Goolsby v. Commissioner of Social Security

Filing 23

ORDER DIRECTING Entry of Judgment In Favor of Plaintiff Clifford Dean Goolsby and Against Defendant Nancy Berryhill, Acting Commissioner of Social Security, signed by Magistrate Judge Jennifer L. Thurston on 03/21/17. REMANDING CASE to Commissioner of Social Security (Sentence four). Copy of remand order sent to other court. CASE CLOSED (Martin-Gill, S)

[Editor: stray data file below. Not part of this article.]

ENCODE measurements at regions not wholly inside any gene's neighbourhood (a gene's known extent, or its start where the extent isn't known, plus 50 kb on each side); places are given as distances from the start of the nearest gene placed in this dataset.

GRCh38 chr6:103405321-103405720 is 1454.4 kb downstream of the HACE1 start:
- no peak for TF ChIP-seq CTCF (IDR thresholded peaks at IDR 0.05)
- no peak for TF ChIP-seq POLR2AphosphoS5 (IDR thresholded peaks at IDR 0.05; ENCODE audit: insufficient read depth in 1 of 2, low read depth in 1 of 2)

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1 2 3 4 5 6 7 8 UNITED STATES DISTRICT COURT 9 EASTERN DISTRICT OF CALIFORNIA 10 11 CLIFFORD DEAN GOOLSBY, Plaintiff, 12 13 14 v. NANCY A. BERRYHILL1, Acting Commissioner of Social Security, 15 Defendant. 16 ) ) ) ) ) ) ) ) ) ) ) ) Case No.: 1:15-cv-00615 - JLT ORDER DIRECTING ENTRY OF JUDGMENT IN FAVOR OF PLAINTIFF CLIFFORD DEAN GOOLSBY AND AGAINST DEFENDANT NANCY BERRYHILL, ACTING COMMISSIONER OF SOCIAL SECURITY 17 18 Clifford Dean Goolsby asserts he is entitled to a period of disability, disability insurance 19 benefits, and supplemental security income under Titles II and XVI of the Social Security Act. 20 Plaintiff argues the administrative law judge erred in evaluating the medical record and seeks judicial 21 review of the decision to deny his application for benefits. Because the ALJ failed to apply the proper 22 legal standards, as discussed below, the administrative decision is REMANDED for further 23 proceedings pursuant to sentence four of 42 U.S.C. § 405(g). PROCEDURAL HISTORY 24 25 26 In his applications for benefits, Plaintiff asserted that he became disabled as of June 9, 2012, due to an aneurism, speech difficulties, depression, bad memory, and low mobility in his right arm. 27 28 1 Nancy A. Berryhill is now the Acting Commissioner of Social Security. Pursuant to Rule 25(d) of the Federal Rules of Civil Procedure, the Court substitutes Nancy A. Berryhill for her predecessor, Carolyn W. Colvin, as the defendant. 1 1 (Doc. 14-6 at 2, 8) The Social Security Administration denied Plaintiff‟s applications at both the initial 2 level and upon reconsideration. (See generally Doc. 14-4; Doc. 14-3 at 9) After requesting a hearing, 3 Plaintiff testified before an ALJ on October 16, 2014. (Doc. 14-3 at 9, 27) The ALJ determined 4 Plaintiff was not disabled and issued an order denying benefits on November 25, 2014. (Id. at 9-20) 5 When the Appeals Council denied Plaintiff‟s request for review of the decision (id. at 2-3), the ALJ‟s 6 findings became the final decision of the Commissioner of Social Security (“Commissioner”). 7 8 9 STANDARD OF REVIEW District courts have a limited scope of judicial review for disability claims after a decision by the Commissioner to deny benefits under the Social Security Act. When reviewing findings of fact, 10 such as whether a claimant was disabled, the Court must determine whether the Commissioner‟s 11 decision is supported by substantial evidence or is based on legal error. 42 U.S.C. § 405(g). The ALJ‟s 12 determination that the claimant is not disabled must be upheld by the Court if the proper legal standards 13 were applied and the findings are supported by substantial evidence. See Sanchez v. Sec’y of Health & 14 Human Serv., 812 F.2d 509, 510 (9th Cir. 1987). 15 Substantial evidence is “more than a mere scintilla. It means such relevant evidence as a 16 reasonable mind might accept as adequate to support a conclusion.” Richardson v. Perales, 402 U.S. 17 389, 401 (1971) (quoting Consol. Edison Co. v. NLRB, 305 U.S. 197 (1938)). The record as a whole 18 must be considered, because “[t]he court must consider both evidence that supports and evidence that 19 detracts from the ALJ‟s conclusion.” Jones v. Heckler, 760 F.2d 993, 995 (9th Cir. 1985). 20 21 DISABILITY BENEFITS To qualify for benefits under the Social Security Act, Plaintiff must establish he is unable to 22 engage in substantial gainful activity due to a medically determinable physical or mental impairment 23 that has lasted or can be expected to last for a continuous period of not less than 12 months. 42 U.S.C. 24 § 1382c(a)(3)(A). An individual shall be considered to have a disability only if: 25 26 27 his physical or mental impairment or impairments are of such severity that he is not only unable to do his previous work, but cannot, considering his age, education, and work experience, engage in any other kind of substantial gainful work which exists in the national economy, regardless of whether such work exists in the immediate area in which he lives, or whether a specific job vacancy exists for him, or whether he would be hired if he applied for work. 28 2 1 42 U.S.C. § 1382c(a)(3)(B). The burden of proof is on a claimant to establish disability. Terry v. 2 Sullivan, 903 F.2d 1273, 1275 (9th Cir. 1990). If a claimant establishes a prima facie case of disability, 3 the burden shifts to the Commissioner to prove the claimant is able to engage in other substantial 4 gainful employment. Maounois v. Heckler, 738 F.2d 1032, 1034 (9th Cir. 1984). ADMINISTRATIVE DETERMINATION 5 To achieve uniform decisions, the Commissioner established a sequential five-step process for 6 7 evaluating a claimant‟s alleged disability. 20 C.F.R. §§ 404.1520, 416.920(a)-(f). The process requires 8 the ALJ to determine whether Plaintiff (1) engaged in substantial gainful activity during the period of 9 alleged disability, (2) had medically determinable severe impairments (3) that met or equaled one of the 10 listed impairments set forth in 20 C.F.R. § 404, Subpart P, Appendix 1; and whether Plaintiff (4) had 11 the residual functional capacity (“RFC”) to perform to past relevant work or (5) the ability to perform 12 other work existing in significant numbers at the state and national level. Id. The ALJ must consider 13 testimonial and objective medical evidence. 20 C.F.R. §§ 404.1527, 416.927. 14 A. 15 Relevant Medical Evidence2 Plaintiff‟s records from the Veteran‟s Administration indicate that he had a history of “[a]lcohol 16 dependence, dysphoric mood, suicidal ideations and intent.” (Doc. 14-11 at 92) In addition, he was 17 diagnosed with a depressive disorder. (Id. at 93) In November 2007, Plaintiff was hospitalized “with a 18 long history of depression and multiple suicide attempts,” and remained hospitalized for four days. 19 (Doc. 14-12 at 65) 20 On June 8, 2012, paramedics transported Plaintiff for emergency care after he “called the 21 ambulance for a headache.” (Doc. 14-10 at 101) The paramedics reported “they witnessed [Plaintiff] 22 seizing with [altered mental status] upon arrival.” (Id. at 104; see also Doc. 14-10 at 106) Plaintiff had 23 a low level of consciousness, and his motor responses were “only to painful stimuli.” (Id. at 104) 24 Further, he was unable to speak, and only opened his eyes “with painful stimuli.” (Id.) Plaintiff had a 25 CT scan on his head, which showed “subarachnoid blood dominantly within the basal cisterns, 26 suggesting a possible underlying aneurysm.” (Id. at 10) Dr. Heidi Dambach determined this was a 27 28 2 Plaintiff does not challenge the ALJ‟s findings related to his physical abilities. Accordingly, while the Court has reviewed the entirety of the record, the focus of the summary of record is the medical evidence related to Plaintiff‟s alleged mental impairments, limitations, and abilities. 3 1 “critical abnormality,” and Plaintiff was transferred to the San Francisco VA facility for surgery. (Id.; 2 Doc. 14-8 at 24) On June 12, Plaintiff had a right frontal craniotomy and “clipping” of the ruptured 3 carotid artery. (Doc. 14-8 at 24) 4 Following the surgery, Plaintiff was transferred back to the Fresno VA hospital for “acute 5 rehab” beginning July 17, 2012. (Doc. 14-8 at 92) Plaintiff began physical therapy “for increasing 6 mobilization.” (Id. at 25) During the physical therapy consultation, Plaintiff was able to follow a two- 7 step command, and no barriers to learning were identified. (Id. at 42) On July 27, Plaintiff was 8 discharged to a skilled nursing facility for a thirty-day stay, with the following diagnoses: “[h]istory of 9 subarachnoid hemorrhage, status post right internal carotid artery clipping;” “left femoral deep venous 10 thrombosis;” gout; hypertension; hyperlipidemia; and depression. (Id. at 24-25, 30) At the nursing 11 facility, Plaintiff received “occupational therapy” for four weeks. (Id. at 31) He was discharged on 12 August 29, 2012. (Id.) 13 Plaintiff met with Timothy Jones, a social worker for homeless veterans, on September 6, 2012. 14 (Doc. 14-8 at 69) Plaintiff reported he was able to “adequately” perform his activities of daily living, 15 though he continued to have “some health issues.” (Id.) Plaintiff expressed “interest[] in going back to 16 school… [and] looking for employment.” (Id.) In responding to the intake questions, Plaintiff 17 indicated he did not have mental health concerns. (Id. at 73) However, Plaintiff also reported he had 18 PTSD, anxiety, and depression. (Id. at 79-80) 19 Dr. Christina Hernandez examined Plaintiff as part of a “routine visit” following his discharge 20 from the nursing facility on September 7, 2012. (Doc. 14-8 at 65) Plaintiff reported he “usually [had] 21 headaches, 4/10 in intensity, on the right temporal area,” for which he was told to take Tylenol. (Id.) 22 In addition, Plaintiff described depression but had no suicidal or homicidal ideation. (Id.) According 23 to Dr. Hernandez, Plaintiff did not have any confusion and had an “[a]ppropriate affect.” (Id. at 66) 24 In November 2012, Plaintiff was “referred to Speech Therapy for „memory deficits‟” after a 25 social worker noticed a recommendation had been made in July 2012 but failed to be placed by a 26 medical provider. (Doc. 14-11 at 79, 80) After the social worker made the request, Plaintiff met with 27 Dr. Dorythea Williams to begin therapy on December 6, 2012. (Id. at 38) Dr. Williams observed that 28 Plaintiff had “[m]ild speech assimilations and “slight hyponasal resonance” but used “intact linguistic 4 1 syntax, grammer (sic) and references.” (Id.) Plaintiff told Dr. Williams that he was having difficulty 2 handling four college courses at that time. (Id. at 39) Dr. Williams noted Plaintiff “admitted having 3 only mild memory” difficulties. (Id. at 39) 4 Dr. Fariba Vesali performed a comprehensive neurological evaluation on December 14, 2012. 5 (Doc. 14-11 at 16) Plaintiff reported that he had “difficulties to concentrate and [got] drowsy all the 6 time.” (Id.) Plaintiff told Dr. Vesali that he was living “in a housing facility through Veterans 7 Administration Hospital,” where Plaintiff did chores such as dishes, laundry, and vacuuming. (Id.) 8 According to Dr. Vesali, Plaintiff “did not have any difficulties to hear questions and answer 9 appropriately,” and “was oriented to times, place, and person.” (Id. at 17) Dr. Vesali opined Plaintiff 10 “should be able to walk and stand six hours in an eight-hour day with breaks every one hour for 11 stretching,” “sit with no limitations,” and “lift/carry 50 pounds occasionally and 25 pounds frequently.” 12 (Id. at 18-19) Dr. Vesali did not offer any functional assessment conclusions related to Plaintiff‟s 13 mental abilities. (See id.) 14 On January 7, 2013, Dr. Williams noted that Plaintiff was thirty minutes late for his 15 appointment. (Doc. 14-11 at 59) She administered the Ross Information Processing Assessment 16 (“RIPA”), and found Plaintiff‟s “lowest score was for organization.” (Id. at 60) In addition, Plaintiff 17 demonstrated “moderate losses” for problem solving, immediate memory and remote memory;” and 18 “mild losses” for “recent memory, spatial orientation, orientation to environment and general 19 information.” (Id. at 60) Dr. Williams noted that Plaintiff‟s “highest scores were for auditory 20 processing and retention and for temporal orientation.” (Id.) She opined that Plaintiff‟s organization 21 would “need to be addressed,” as well as his memory and problem-solving. (Id.) 22 Plaintiff had an appointment with Dr. Williams on February 14, 2013 but confused the dates 23 and reported for the appointment a day earlier than scheduled. (Doc. 14-11 at 57) Dr. Williams noted 24 that Plaintiff “followed verbal 1, 2, and 3 stage commands [with] 90% accuracy.” (Id.) At a follow-up 25 appointment on February 27, Plaintiff reported he was “concerned about his grades in City College.” 26 (Id. at 49) Dr. Williams opined that Plaintiff‟s “auditory processing/immediate memory activity 27 rendered 98% accuracy on initial trial.” (Id.) In addition, Dr. Williams evaluated Plaintiff‟s reading 28 comprehension and found “unremarkable initial response.” (Id.) Dr. Williams opined that Plaintiff‟s 5 1 “errors in processing appeared to correspond to the level of material complexity.” (Id.) She observed 2 Plaintiff had difficulty with “recall[ing] the names of items in specific categories,” such as identifying 3 states in this country. (Id.) 4 Dr. Anna Franco reviewed the record in June 2013, and noted that Plaintiff was taking four 5 college classes in December, and “admitted to having only mild [memory]” difficulties. (Doc. 14-4 at 6 26) In addition, she noted Plaintiff was able “to follow single 2 stage and some 3 stage commands,” 7 with 98% accuracy on auditory processing. (Id.) She observed that Plaintiff was independent with his 8 activities of daily living, and opined the cognitive difficulties appeared “mild and overall stable and 9 overall non severe.” (Id.) Further, Dr. Franco concluded that Plaintiff‟s depression was stable. (Id.) 10 Accordingly, Dr. Franco concluded Plaintiff did not have a severe mental impairment. (Id.) 11 On August 22, 2013, Dr. Elbert Tun and Trina Brugetti, a licensed vocational nurse, both gave 12 Plaintiff a “depression screenings.” (Doc. 14-13 at 6-8) Ms. Brughetti noted that Plaintiff reported he 13 had little interest or pleasure in doing things “[n]early every day;” and he also felt down, depressed, or 14 hopeless “[n]early every day.” (Id. at 6) Ms. Brugetti concluded Plaintiff‟s score on the PHQ-2 15 depression screening was a “6,” indicating “a positive screen for depression.” (Id.) After Plaintiff‟s 16 positive results, Dr. Tun administered a PHQ-9 screening to evaluate the extent of the depression. (Id. 17 at 6) Plaintiff reported he did not have difficulty with sleep; poor appetite; suicidal thoughts; or trouble 18 concentrating on things, such as reading a newspaper or watching television. (Id. at 6-7) Dr. Tun 19 determined Plaintiff‟s score on the PHQ-9 was a “3,” which was “suggestive of no depression.” (Id. at 20 7) Based upon the evaluation, Dr. Tun determined Plaintiff‟s depression could be managed with 21 primary care, and Plaintiff was to continue taking paroxetine 40mg daily. (Id. at 6-7) 22 In January 2014, Plaintiff had an initial intake evaluation with the mental health department, 23 reporting he had stopped medication and became depressed. (Doc. 14-12 at 64) Plaintiff reported he 24 had difficulty sleeping and did “not feel rested in the [morning] upon awaking.” (Id.) He denied 25 getting irritable and angry, but endorsed “feeling hopeless, helpless and worthless… because of the way 26 things [were] in his life.” (Id.) Plaintiff said there were times “he crie[d] at home due to depression” 27 and that he did not do anything for fun or activity. (Id.) He stated he did not have impairments with 28 carrying for himself, such as grooming or food preparation. (Id. at 68) Roger Emes, NP-C, observed 6 1 that Plaintiff‟s mood was constricted, but his thought content was appropriate. (Id. at 68-69) He found 2 Plaintiff‟s attention and concentration was satisfactory, but Plaintiff‟s memory was impaired because 3 he remembered only two of three comments and “0/1 with cue.” (Id. at 69) Plaintiff was given a GAF 4 score of 553, and diagnosed with “major depressive affective disorder, recurrent episode, moderate 5 degree.” (Id at 71; Doc. 14-11 at 85) 6 B. Lay Witness Testimony 7 Maryam M. Suluki, a member of Plaintiff‟s extended family, wrote a letter to Ms. Proudin in 8 September 2014 “to give… feedback on [her] daily interactions” with Plaintiff. (Doc. 14-7 at 67-68) 9 Ms. Suluki reported that she observed Plaintiff‟s “forgetfulness on many occasions.” (Id. at 67) For 10 example, Ms. Suluki explained she knew Plaintiff “was well trained in computers,” so she asked him 11 for assistance with a problem. (Id.) Ms. Suluki reported she had to “describ[e] the problem several 12 times” and “finally described something very simple.” (Id.) Plaintiff told her that the problem was 13 fixed, but Ms. Suluki later discovered the problem was still present. (Id.) She reports that on another 14 occasion she had Plaintiff load a program, “[b]ut an hour later when asked to explain… how to do it, he 15 was unable to remember what he had done.” (Id.) Ms. Suluki stated Plaintiff isolated himself, and had “been unable to remember appointments, 16 17 whether he has talked to a [doctor], an agency, or take care of financial responsibilities.” (Doc. 14-7 at 18 67) According to Ms. Suluki, she “originally assumed the forgetfulness was related to the aneurysm,” 19 but she “truly believe[d]” that Plaintiff had “severe depression which affects his ability to reason, 20 problem solve or think logically.” (Id.) Ms. Suluki reported that Plaintiff “had several job 21 opportunities because he presents well,” but she “suspect[ed] …intense interviewing reveals there is 22 some difficulty with his executive functioning ability.” (Id. at 68) 23 C. 24 25 Administrative Hearing Testimony Plaintiff appeared for a hearing before the ALJ on October 16, 2014. (Doc. 14-3 at 27) At the hearing, Plaintiff‟s counsel, Melissa Proudian, asserted in her opening statement that Plaintiff “suffered 26 27 28 3 GAF scores range from 1-100, and in calculating a GAF score, the doctor considers “psychological, social, and occupational functioning on a hypothetical continuum of mental health-illness.” American Psychiatric Association, Diagnostic and Statistical Manual of Mental Disorders, 34 (4th ed.) (“DSM-IV”). A GAF score of 51-60 indicates “moderate symptoms (e.g., flat affect and circumstantial speech, occasional panic attacks) OR moderate difficulty in social, occupational, or school functioning (e.g., few friends, conflict with peers or co-workers).” Id. 7 1 cognitive difficulties” following his aneurism in July 2012. (Id. at 29) For example, she reported 2 Plaintiff‟s “immediate and remote memory were affected [and] his problem solving skills were 3 affected.” (Id.) Ms. Proudian said Plaintiff did “not have the ability to concentrate for two hour 4 increments and stay on task.” (Id. at 30) Plaintiff testified that he had a college degree in Electrical Engineering and Computer Science 5 6 from UC Berkley and last worked in 2012. (Doc. 14-3 at 34, 44) He said his vocational history 7 included working as a telecommunications specialist for the Air Force, website maintenance, film 8 development, police dispatch, parking attendant and software analyst. (Id. at 35-41) Plaintiff reported 9 that he had actively been looking for work after 2012, but had “a hard time finding” software positions 10 to apply for in Fresno, California. (Id. at 44) He reported that he was taking medication for depression, and the prescription had “recently 11 12 changed.” (Doc. 14-3 at 46) Plaintiff said he found it was “hard to do anything,” and he “spent several 13 days just unable to get up.” (Id.) He testified he felt “extremely bad about everything,” and it was 14 “hard for [him] to concentrate on doing things.” (Id.) For example, Plaintiff said he had been “in a 15 training program for H&R Block to prepare taxes,” but “found that the amount of work was simply too 16 much,” because he could not concentrate to do the reading assignments of 30-50 pages per day. (Id. at 17 47-48) Plaintiff testified he could read a page and not remember what he read, and he needed to take a 18 break “[e]very half hour or so.” (Id. at 48) As a result, Plaintiff gave up the program after about six 19 weeks. (Id.) Plaintiff described his mood as “[e]xtremely depressed, and said he felt like he lacked 20 21 motivation. (Doc. 14-3 at 62-63) He explained he felt like he “should be getting up and doing 22 something, but…[was] just not able to.” (Id. at 63) Plaintiff reported he had suicidal thoughts, 23 including the day of the hearing, but he did not want to talk about it because he previously had been 24 hospitalized at a VA Hospital and did not “want to go back to that.” (Id. at 63-64) 25 D. The ALJ’s Findings 26 Pursuant to the five-step process, the ALJ determined Plaintiff did not engage in substantial 27 gainful activity after the alleged onset date of June 9, 2012. (Doc. 14-3 at 11) At step two, the ALJ 28 found Plaintiff‟s severe impairments included: “a history of a cerebral aneurysm with stenting with 8 1 very mild right lower extremity spastic paresis, osteoarthritis, gout, and a major depressive disorder.” 2 (Id.) At step three, the ALJ determined Plaintiff did not have an impairment, or combination of 3 impairments, that met or medically equaled a Listing. (Id. at 11-12) Next, the ALJ determined: 4 [T]he claimant has the residual functional capacity to lift and/or carry 50 pounds occasionally and 25 pounds frequently, stand and walk 6 hours in an 8-hour workday, sit 6 hours in an 8-hour workday, and frequently stoop, kneel, crouch, and crawl. He must avoid concentrated [exposure] to fast moving machinery, unprotected heights, and uneven terrain. He must take a one-minute break each hour to stretch. He can perform simple routine tasks (20 CFR 404.1567(c) and 416.967(c)). 5 6 7 8 (Id. at 13) With this residual functional capacity, the ALJ concluded Plaintiff was “capable of 9 performing past relevant work as an assembler and parking lot attendant” as well as “other jobs that 10 exist in significant numbers in the national economy.” (Id. at 18) Therefore, the ALJ found Plaintiff 11 was not disabled as defined by the Social Security Act. (Id. at 19-20) 12 DISCUSSION AND ANALYSIS 13 A. Lay Witness Statement 14 Plaintiff asserts the ALJ erred in rejecting the lay witness statement of Ms. Suluki related to his 15 mental impairments. (Doc. 19 at 10-12) The ALJ must consider statements of “non-medical sources” 16 including spouses, parents, and other relatives in determining the severity of a claimant‟s symptoms. 20 17 C.F.R. § 404.1513(d)(4); see also Stout v. Comm’r of Soc. Sec., 454 F.3d 1050, 1053 (9th Cir. 2006) 18 (“determining whether a claimant is disabled, an ALJ must consider lay witness testimony concerning a 19 claimant's ability to do work”). As a general rule, “lay witness testimony as to a claimant‟s symptoms 20 or how an impairment affects ability to work is competent evidence, and therefore cannot be 21 disregarded without comment.” Nguyen v. Chater, 100 F.3d 1462, 1467 (9th Cir. 1996) (emphasis and 22 internal citations omitted). 23 To discount the testimony of a lay witness, the ALJ must give specific, germane reasons for 24 rejecting the opinion of the witness. Dodrill v. Shalala, 12 F.3d 915, 919 (9th Cir. 1993). Here, in 25 assessing the statement of Ms. Suluki, the ALJ indicated: 26 27 28 The undersigned gives only some weight to Ms. Sulukis statements, due to their inconsistency with the objective medical evidence and medical opinions of record. Furthermore, there was insufficient evidence she had the medical training to make exacting observations as to dates, frequencies, types, and degrees of medical signs and symptoms or the frequency or intensity of unusual moods or mannerisms. More importantly, by virtue of her familial relationship with the claimant, she is not a 9 1 2 disinterested third party witness whose statements would not tend to be colored by affection for the claimant and a natural tendency to agree with the symptoms and limitations the claimant alleges. 3 (Doc. 14-3 at 17) Plaintiff contends these are not proper reasons for rejecting the lay witness statement 4 of Ms. Suluki. (Doc. 19 at 11-12) On the other hand, the Commissioner asserts the ALJ properly 5 identified germane reasons to give only some weight to the opinion. (Doc. 21 at 31-32) 6 1. Familial relationship 7 As an initial matter, the Ninth Circuit determined that rejecting lay witness testimony on the 8 grounds that the witness is related to the claimant, such as a spouse, and not a disinterested in party in 9 the action, is not a ground for rejecting the testimony. See Valentine v. Comm’r of Soc. Sec., 574 F.3d 10 11 12 685, 694 (9th Cir. 2009). The Court explained: Such a broad rationale for rejection contradicts our insistence that, regardless of whether they are interested parties, “friends and family members in a position to observe a claimant‟s symptoms and daily activities are competent to testify as to [his or] her condition.” Dodrill, 12 F.3d at 918-919. 13 14 Id. The ALJ did not find Ms. Suluki had little opportunity to observe Plaintiff, or that she exaggerated 15 Plaintiff‟s symptoms for him to obtain disability benefits. The fact that she is related to Plaintiff alone 16 fails to support the ALJ‟s decision to give her statement less weight. See Valentine, 574. F3d at 694; 17 Smolen v. Chater, 80 F.3d 1273, 1282 (9th Cir. 1996) (“[t]he fact that a lay witness is a family member 18 cannot be a ground for rejecting his or her testimony”). Accordingly, this factor does not support the 19 decision to give less weight to the opinion of Ms. Suluki. 20 2. Lack of medical training 21 The ALJ purports to discredit the statement of Ms. Suluki simply because she does not have any 22 medical training “to make exacting observations as to dates, frequencies, types, and degrees of medical 23 signs and symptoms or the frequency or intensity of unusual moods or mannerisms.” (Doc. 14-3 at 17) 24 However, a review of the lay witness statement reveals that Ms. Suluki does not attempt to make 25 “exacting observations” regarding Plaintiff‟s mental impairments. Instead, Ms. Suluki offers personal 26 observations of Plaintiff‟s struggle with his memory, including specific examples of her interactions 27 with Plaintiff. 28 Moreover, the Regulations specifically instruct all administrative law judges to consider 10 1 testimony from “non-medical sources” who have an opportunity to observe the claimant. See 20 C.F.R. 2 §§ 404.1513(d)(4), 416.913(d)(4). Consequently the fact that Ms. Suluki did not have medical training 3 is not a proper reason to reject her statement. See Dodrill, 12 F.3d at 919 (explaining the Regulations 4 instruct the ALJ to “consider observations by non-medical sources as to how an impairment affects a 5 claimant‟s ability to work” [emphasis added]). 6 3. Inconsistency with the medical record 7 Defendant observes that the Ninth Circuit has determined inconsistency “with the medical 8 evidence of record… is a germane reason to discount lay witness testimony.” (Doc. 21 at 31, citing 9 e.g., Bayliss v. Barnhart, 427 F.3d 1211, 1218 (9th Cir. 2005); Lewis v. Apfel, 236 F.3d 503, 511 (9th 10 Cir. 2001); Greger v. Barnhart, 464 F.3d 968, 972 (9th Cir. 2006)). On the other hand, the Ninth 11 Circuit has also determined that an ALJ may not simply “discredit [the] lay testimony as not supported 12 by medical evidence in the record.” Bruce v. Astrue, 557 F.3d 1113, 1116 (9th Cir. 2008) (citing 13 Smolen, 80 F.3d at 1289) 14 Significantly, in cases cited by Defendant, the ALJ identified specific inconsistencies between 15 the lay witnesses‟ statements and the medical record. For example, in Gregor, the ALJ found the lay 16 witness‟ testimony was inconsistent with the claimant‟s “failure to participate in cardiac rehabilitation” 17 and his “presentation to treating physicians during the period at issue.” Id., 464 F.3d at 972. Likewise, 18 in Lewis, the ALJ found the lay witness‟ statements were contrary to “documented medical history and 19 findings,” including records showing that the claimant‟s “disorder was relatively well controlled when 20 he complied with medications, and … he had no significant adverse side effects.” Id., 236 F.3d at 511. 21 In contrast, here, the ALJ did not identify any specific inconsistencies, and only offered her conclusion 22 that the statements were “inconsisten[t] with the objective medical evidence and medical opinions of 23 record.” (Doc. 14-3 at 17) 24 Moreover, this case is distinguishable from Bayliss, in which the plaintiff argued the ALJ 25 improperly rejected portions of lay witnesses‟ testimony because the ALJ accepted testimony of the 26 claimant's family and friends “that was consistent with the record of [her] activities and the objective 27 evidence in the record; he rejected portions of their testimony that did not meet this standard.” Bayliss, 28 427 F.3d at 1211. The Court found inconsistency with the record was a germane reason to reject the 11 1 lay witness testimony, because “rejection of certain testimony was supported by substantial evidence.” 2 Id. While the ALJ indicates here that she gave “only some weight” to the opinion, the ALJ does not 3 identify which portions of the statement that are rejected or adopted. Without such information, the 4 Court is unable to find substantial evidence supports the rejection of Ms. Suluki‟s statements. 5 B. 6 The Residual Functional Capacity Plaintiff‟s contends that the ALJ erred in determining his mental residual functional capacity. 7 (Doc. 19 at 9-10) A claimant‟s residual functional capacity (“RFC”) is “the most [a claimant] can still 8 do despite [his] limitations.” 20 C.F.R. §§ 404.1545(a), 416.945(a); see also 20 C.F.R. Part 404, 9 Subpart P, Appendix 2, § 200.00(c) (defining an RFC as the “maximum degree to which the individual 10 retains the capacity for sustained performance of the physical-mental requirements of jobs”). In 11 formulating a RFC, the ALJ weighs medical and other source opinions, as well as the claimant‟s 12 credibility. See, e.g., Bray v. Comm’r of Soc. Sec. Admin., 554 F.3d 1219, 1226 (9th Cir. 2009). 13 Further, the ALJ must consider “all of [a claimant‟s] medically determinable impairments”—whether 14 severe or not—when assessing a RFC. 20 C.F.R. §§ 405.1545(a)(2), 416.945(a)(2). 15 Significantly, the record here does not include any opinion supporting the limitation to “simple 16 routine tasks” that the ALJ included in the RFC. The Regulations indicate medical opinions are 17 statements that “reflect[s] judgments about the nature and severity of your impairment(s), including 18 your symptoms, diagnosis, and prognosis, what you can do despite your impairment(s), and your 19 physical or mental restrictions.” 20 C.F.R. §§ 404.1527(a)(2), 416.927(a)(2). The ALJ had only an 20 opinion from Dr. Franco that Plaintiff‟s mental impairments were not severe, which the ALJ rejected in 21 light of “records showing the claimant was on medication for depression and had some memory 22 deficits.” (Doc. 14-3 at 17) 23 Because the record did not include any opinions from treating or examining physicians related 24 to Plaintiff‟s mental abilities, the ALJ clearly rendered her own medical findings that Plaintiff could 25 perform “simple routine tasks” in the RFC. However, it is well-settled law that an ALJ may not render 26 her own medical opinion and is not empowered to independently assess clinical findings. See, e.g., 27 Tackett v. Apfel, 180 F.3d 1094, 1102-03 (9th Cir. 1999) (holding an ALJ erred in rejecting physicians‟ 28 opinions and rendering his own medical opinion); Banks v. Barnhart, 434 F. Supp. 2d 800, 805 (C.D. 12 1 Cal. 2006) (“An ALJ cannot arbitrarily substitute his own judgment for competent medical opinion, and 2 he must not succumb to the temptation to play doctor and make his own independent medical 3 findings”); Nguyen v. Chater, 172 F.3d 31, 35 (1st Cir. 1999) (as a lay person, the ALJ is “simply not 4 qualified to interpret raw medical data in functional terms”). Without medical opinions to support the conclusion that Plaintiff had the mental ability to 5 6 perform simple, routine tasks— and that his memory deficits and impaired concentration would not 7 preclude him from such work for an eight-hour day—the ALJ‟s mental RFC lacks the support of 8 substantial evidence. See Perez v. Sec’y of Health & Human Servs., 958 F.2d 445, 446 (1st Cir. 1991) 9 (“where an ALJ reaches conclusions about claimant‟s … capacity without any assessment of residual 10 functional capacity by a physician, the ALJ‟s conclusions are not supported by substantial evidence”). 11 Accordingly, the ALJ erred in evaluating Plaintiff‟s mental RFC. 12 C. 13 Remand is Appropriate The decision whether to remand a matter pursuant to sentence four of 42 U.S.C. § 405(g) or to 14 order immediate payment of benefits is within the discretion of the district court. Harman v. Apfel, 15 211 F.3d 1172, 1178 (9th Cir. 2000). Except in rare instances, when a court reverses an administrative 16 agency determination, the proper course is to remand to the agency for additional investigation or 17 explanation. Moisa v. Barnhart, 367 F.3d 882, 886 (9th Cir. 2004) (citing INS v. Ventura, 537 U.S. 18 12, 16 (2002)). Generally, an award of benefits is directed when: 19 20 (1) the ALJ has failed to provide legally sufficient reasons for rejecting such evidence, (2) there are no outstanding issues that must be resolved before a determination of disability can be made, and (3) it is clear from the record that the ALJ would be required to find the claimant disabled were such evidence credited. 21 22 Smolen v, 80 F.3d at 1292. In addition, an award of benefits is directed where no useful purpose would 23 be served by further administrative proceedings, or where the record is fully developed. Varney v. 24 Sec’y of Health & Human Serv., 859 F.2d 1396, 1399 (9th Cir. 1988). 25 Here, the mental RFC articulated by the ALJ lacks the support of substantial evidence in the 26 record, and the matter should be remanded for further consideration. See Tackett, 180 F.3d at 1102-03 27 (remanding the matter to the Social Security Administration for reconsideration after finding the ALJ 28 erred by offering his own medical conclusion, which was not supported by any medical evidence); 13 1 Perez, 958 F.2d at 446 (finding that where the ALJ offered any opinion “without any assessment of 2 residual functional capacity by a physician, …it is necessary to remand for the taking of further 3 functional evidence”). In addition, the ALJ erred in her evaluation of the lay witness testimony by 4 failing to identify germane reasons for rejecting the testimony of Ms. Suluki, and it is appropriate to 5 remand the matter for the ALJ to re-evaluate the lay witness testimony. See Dodrill, 12 F.2d at 919 6 (remanding the matter for an ALJ to “articulate specific findings” concerning the testimony of a lay 7 witness). CONCLUSION AND ORDER 8 9 For the reasons set forth above, the Court finds the ALJ erred in her evaluation of Plaintiff‟s 10 mental RFC and failed to apply the correct legal standards. Consequently, the ALJ‟s decision cannot 11 be upheld by the Court. See Sanchez, 812 F.2d at 510. Accordingly, the Court ORDERS: 12 1. proceedings consistent with this decision; and 13 14 The matter is REMANDED pursuant to sentence four of 42 U.S.C. § 405(g) for further 2. The Clerk of Court IS DIRECTED to enter judgment in favor of Plaintiff Clifford 15 Goolby and against Defendant, Nancy A. Berryhill, Acting Commissioner of Social 16 Security. 17 18 19 20 IT IS SO ORDERED. Dated: March 21, 2017 /s/ Jennifer L. Thurston UNITED STATES MAGISTRATE JUDGE 21 22 23 24 25 26 27 28 14